‘ … because it is light filled as well, the nature of watercolour gives a luminosity to the picture which I think gives it an innately spiritual quality’
Sue Cramer, curator of Hilma af Klint: The Secret Paintings exhibition, Art Gallery of NSW.
I was recently interviewed by the ABC’s Radio National program Soul Search on the topic of Anthroposophy and the anthroposophical approach to art. The key theme of the interview was the art of Hilma af Klint and her spiritual seeking, and as she was deeply influenced by the Spiritualist, Theosophical, and Anthroposophical movements of the early 20th century, the producers thought the anthroposophical perspective on life and art would nicely complement their key speaker, the curator of the af Klint exhibition at the NSW Art Gallery. And so were led to me. You can find the full interview about Klint’s work followed by my contribution here.
Af Klint was something of a free spirit and did not confine herself to one movement, but looked for answers and inspiration from whatever stream she found herself drawn to and read widely of Christian, Buddhist, Jewish, Rosicrucian, Hermetic, Anthroposophical and Theosophical texts.
You can see these influences in her work. When I first saw her paintings, I immediately thought of the early symbolic language of the Rosicrucians and Goethe’s Theory of Colour. Her works after 1922 quite definitely show the influence of the then-new anthroposophical approach to painting, working in the fluid, colour-led wet-on-wet style that has become a signature of the anthroposophic movement. But Hilma af Klint is best known for the art she created that emerged passively in a mediumistic way from communion with spiritual beings.
I am not going to further discuss her artworks here – many others have done this already and have far more knowledge of her life and works. David Adams, art historian and anthroposophist, has made insightful observations on her works here in the Spring/Summer Art Section Newsletter. Post-interview, I would rather reflect on the anthroposophical approach to art into which I have particular insights, and which may hold also clues as to why Rudolf Steiner, who she brought to see her paintings in 1908, did not provide the response to her work that she was hoping for. Perhaps my reflections will complement David Adam’s observations. As an art historian, he studies art from the outside, whereas I live it from the inside.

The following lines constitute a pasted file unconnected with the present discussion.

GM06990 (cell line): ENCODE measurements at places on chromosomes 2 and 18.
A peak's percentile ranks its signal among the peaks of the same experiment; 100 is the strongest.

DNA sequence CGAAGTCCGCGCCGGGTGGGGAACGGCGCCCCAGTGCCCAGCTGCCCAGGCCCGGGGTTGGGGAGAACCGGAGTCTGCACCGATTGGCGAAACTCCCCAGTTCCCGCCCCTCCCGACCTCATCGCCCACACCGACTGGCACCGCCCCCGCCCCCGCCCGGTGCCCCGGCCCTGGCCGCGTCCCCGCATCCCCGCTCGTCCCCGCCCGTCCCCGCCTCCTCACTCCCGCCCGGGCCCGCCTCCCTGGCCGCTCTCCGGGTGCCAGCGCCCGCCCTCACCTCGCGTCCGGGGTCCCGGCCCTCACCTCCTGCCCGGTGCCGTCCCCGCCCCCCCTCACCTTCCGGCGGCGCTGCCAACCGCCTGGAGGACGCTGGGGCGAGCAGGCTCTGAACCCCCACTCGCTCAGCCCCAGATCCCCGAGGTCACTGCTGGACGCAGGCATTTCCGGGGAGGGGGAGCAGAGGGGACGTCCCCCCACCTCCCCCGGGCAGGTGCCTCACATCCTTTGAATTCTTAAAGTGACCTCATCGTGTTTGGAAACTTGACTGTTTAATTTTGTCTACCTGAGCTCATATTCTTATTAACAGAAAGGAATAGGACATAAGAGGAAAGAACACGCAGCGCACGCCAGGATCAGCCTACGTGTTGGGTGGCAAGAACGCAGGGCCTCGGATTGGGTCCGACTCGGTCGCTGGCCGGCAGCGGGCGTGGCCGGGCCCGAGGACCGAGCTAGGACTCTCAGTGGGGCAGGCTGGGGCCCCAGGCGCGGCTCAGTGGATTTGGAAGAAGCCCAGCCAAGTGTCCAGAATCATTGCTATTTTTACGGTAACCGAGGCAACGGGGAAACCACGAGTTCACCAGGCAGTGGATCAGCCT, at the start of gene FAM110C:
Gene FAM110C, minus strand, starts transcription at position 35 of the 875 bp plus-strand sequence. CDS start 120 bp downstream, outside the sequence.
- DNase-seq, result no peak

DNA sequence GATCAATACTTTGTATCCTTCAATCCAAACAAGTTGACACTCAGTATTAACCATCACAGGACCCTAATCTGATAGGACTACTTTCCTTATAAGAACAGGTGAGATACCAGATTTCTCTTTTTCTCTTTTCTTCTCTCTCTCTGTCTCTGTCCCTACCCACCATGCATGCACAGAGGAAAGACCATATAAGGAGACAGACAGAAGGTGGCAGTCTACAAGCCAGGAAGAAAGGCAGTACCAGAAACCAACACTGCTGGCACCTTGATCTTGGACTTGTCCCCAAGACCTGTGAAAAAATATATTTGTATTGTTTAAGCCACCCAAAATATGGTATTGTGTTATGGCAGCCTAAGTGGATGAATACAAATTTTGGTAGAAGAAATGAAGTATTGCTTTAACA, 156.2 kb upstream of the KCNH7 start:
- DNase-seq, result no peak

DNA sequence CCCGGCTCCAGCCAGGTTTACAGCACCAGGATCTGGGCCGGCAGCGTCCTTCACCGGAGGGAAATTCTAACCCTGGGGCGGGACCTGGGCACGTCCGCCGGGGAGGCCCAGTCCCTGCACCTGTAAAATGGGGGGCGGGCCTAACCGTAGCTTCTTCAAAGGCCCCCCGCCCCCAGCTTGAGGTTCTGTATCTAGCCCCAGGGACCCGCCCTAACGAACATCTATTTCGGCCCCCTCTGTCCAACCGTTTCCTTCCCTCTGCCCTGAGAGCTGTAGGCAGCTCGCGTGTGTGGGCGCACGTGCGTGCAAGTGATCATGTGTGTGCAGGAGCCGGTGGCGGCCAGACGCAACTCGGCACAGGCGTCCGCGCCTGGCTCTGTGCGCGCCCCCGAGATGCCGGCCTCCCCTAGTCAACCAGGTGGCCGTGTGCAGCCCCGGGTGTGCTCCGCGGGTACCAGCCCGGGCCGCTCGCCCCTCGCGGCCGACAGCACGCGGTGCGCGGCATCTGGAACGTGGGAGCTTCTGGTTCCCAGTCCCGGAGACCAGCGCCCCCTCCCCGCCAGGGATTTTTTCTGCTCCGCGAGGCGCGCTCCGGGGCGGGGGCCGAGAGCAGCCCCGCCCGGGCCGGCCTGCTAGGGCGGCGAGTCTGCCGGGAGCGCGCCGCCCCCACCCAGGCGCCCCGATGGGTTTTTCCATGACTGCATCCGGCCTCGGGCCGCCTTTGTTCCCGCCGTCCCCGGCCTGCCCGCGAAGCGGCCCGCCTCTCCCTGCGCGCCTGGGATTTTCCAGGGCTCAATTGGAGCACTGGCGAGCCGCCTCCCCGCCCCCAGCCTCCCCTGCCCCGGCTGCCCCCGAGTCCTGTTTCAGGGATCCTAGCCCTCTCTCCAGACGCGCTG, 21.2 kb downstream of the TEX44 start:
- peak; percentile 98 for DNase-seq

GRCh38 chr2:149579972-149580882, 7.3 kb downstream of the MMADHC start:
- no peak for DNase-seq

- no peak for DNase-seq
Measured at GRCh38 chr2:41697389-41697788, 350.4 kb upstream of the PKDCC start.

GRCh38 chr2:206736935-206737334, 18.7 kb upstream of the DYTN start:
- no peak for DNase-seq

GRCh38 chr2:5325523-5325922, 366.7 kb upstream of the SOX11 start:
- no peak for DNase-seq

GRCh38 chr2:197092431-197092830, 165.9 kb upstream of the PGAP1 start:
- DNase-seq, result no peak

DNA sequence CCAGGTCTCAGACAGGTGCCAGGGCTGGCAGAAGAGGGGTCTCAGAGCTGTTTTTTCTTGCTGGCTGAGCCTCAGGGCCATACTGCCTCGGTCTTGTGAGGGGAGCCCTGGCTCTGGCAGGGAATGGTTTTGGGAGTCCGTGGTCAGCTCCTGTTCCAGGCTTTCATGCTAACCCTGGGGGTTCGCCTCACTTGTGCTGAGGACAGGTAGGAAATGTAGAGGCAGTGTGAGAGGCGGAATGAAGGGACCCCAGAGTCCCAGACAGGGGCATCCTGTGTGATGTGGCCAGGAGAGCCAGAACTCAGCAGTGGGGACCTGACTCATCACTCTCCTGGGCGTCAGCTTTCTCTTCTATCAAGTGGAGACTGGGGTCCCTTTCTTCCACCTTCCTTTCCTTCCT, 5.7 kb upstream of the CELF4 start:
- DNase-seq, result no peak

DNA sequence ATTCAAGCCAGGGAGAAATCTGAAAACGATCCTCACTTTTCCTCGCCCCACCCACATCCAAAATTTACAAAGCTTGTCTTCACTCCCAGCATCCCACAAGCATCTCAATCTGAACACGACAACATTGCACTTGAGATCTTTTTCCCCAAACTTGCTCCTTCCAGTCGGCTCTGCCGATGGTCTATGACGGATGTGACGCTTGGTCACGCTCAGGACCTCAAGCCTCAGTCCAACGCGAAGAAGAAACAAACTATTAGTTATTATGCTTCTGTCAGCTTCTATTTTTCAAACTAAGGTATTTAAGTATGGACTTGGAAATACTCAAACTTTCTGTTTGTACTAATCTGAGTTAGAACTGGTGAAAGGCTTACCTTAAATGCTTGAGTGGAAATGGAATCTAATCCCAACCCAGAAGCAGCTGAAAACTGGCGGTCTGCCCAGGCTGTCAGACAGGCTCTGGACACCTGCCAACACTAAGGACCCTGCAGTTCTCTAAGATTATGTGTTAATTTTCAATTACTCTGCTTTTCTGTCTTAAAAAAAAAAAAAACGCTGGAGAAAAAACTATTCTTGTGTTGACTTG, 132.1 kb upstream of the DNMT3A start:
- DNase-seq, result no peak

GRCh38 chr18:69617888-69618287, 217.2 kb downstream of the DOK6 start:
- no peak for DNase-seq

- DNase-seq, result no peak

Here are three principles of the anthroposophical approach to painting I use in my work.
Active, not passive, receptivity
The anthroposophical path, whether in painting or meditation or any other practice, is one where one’s individual consciousness always remains awake and fully present. There are no induced trances or losing your sense of self to the Other, whether it be the material or non-material world. This does not mean you can’t be receptive to things outside of yourself, but it is an active receptivity, not a passive one. Because the danger in passive receptivity is losing oneself – losing oneself to conscious awareness of what you are doing. The ‘ego-less consciousness’ of af Klint’s early mediumistic works could be described in this way.
In my many years of teaching watercolour wet-on-wet painting I have many often observed how people can easily ‘fall asleep’ while painting wet-on-wet. And then afterwards, when the painting session was over, they would come back into themselves and not remember how the painting worked out as it did. They had not been fully, actively present in the painting, as they were painting.
And whereas this is nothing as radical as opening yourself as a passive vessel to unknown forces, as the Spiritualists attempted, nevertheless you can get something of a glimmer of what this experience may be like if you dream your way through a wet-on-wet painting. There is also not, I should point out, any comparison here to the flow experience, the name given by positive psychologist Mihaly Csikszentmihalyi to the state a person enters when so deeply immersed in an experience that everything else superfluous to the experience becomes irrelevant. In flow, you still remain present to yourself, though your sense of time slips away. Much of my phenomenological research on the creative process compared the flow experience to what my research participants were experiencing.
Active receptivity, however, must be cultivated and trained, though it’s easier in some mediums than others. For example, in wet-on-dry painting techniques, such as traditional watercolour, you have to be focused and present continually because of its technical demands and because you must keep stepping back from the work so that the layers can dry. In meditative practices, active receptivity is sometimes practised by continually moving your awareness between focused concentration and open receptivity. Arthur Zajonc, physicist and Goethean scholar, developed this approach in his cognitive breathing practice, where the space left by intense concentration allows an echo or afterimage of attentiveness, so to ‘let come’ such moments of direct experience or insight that are given to us.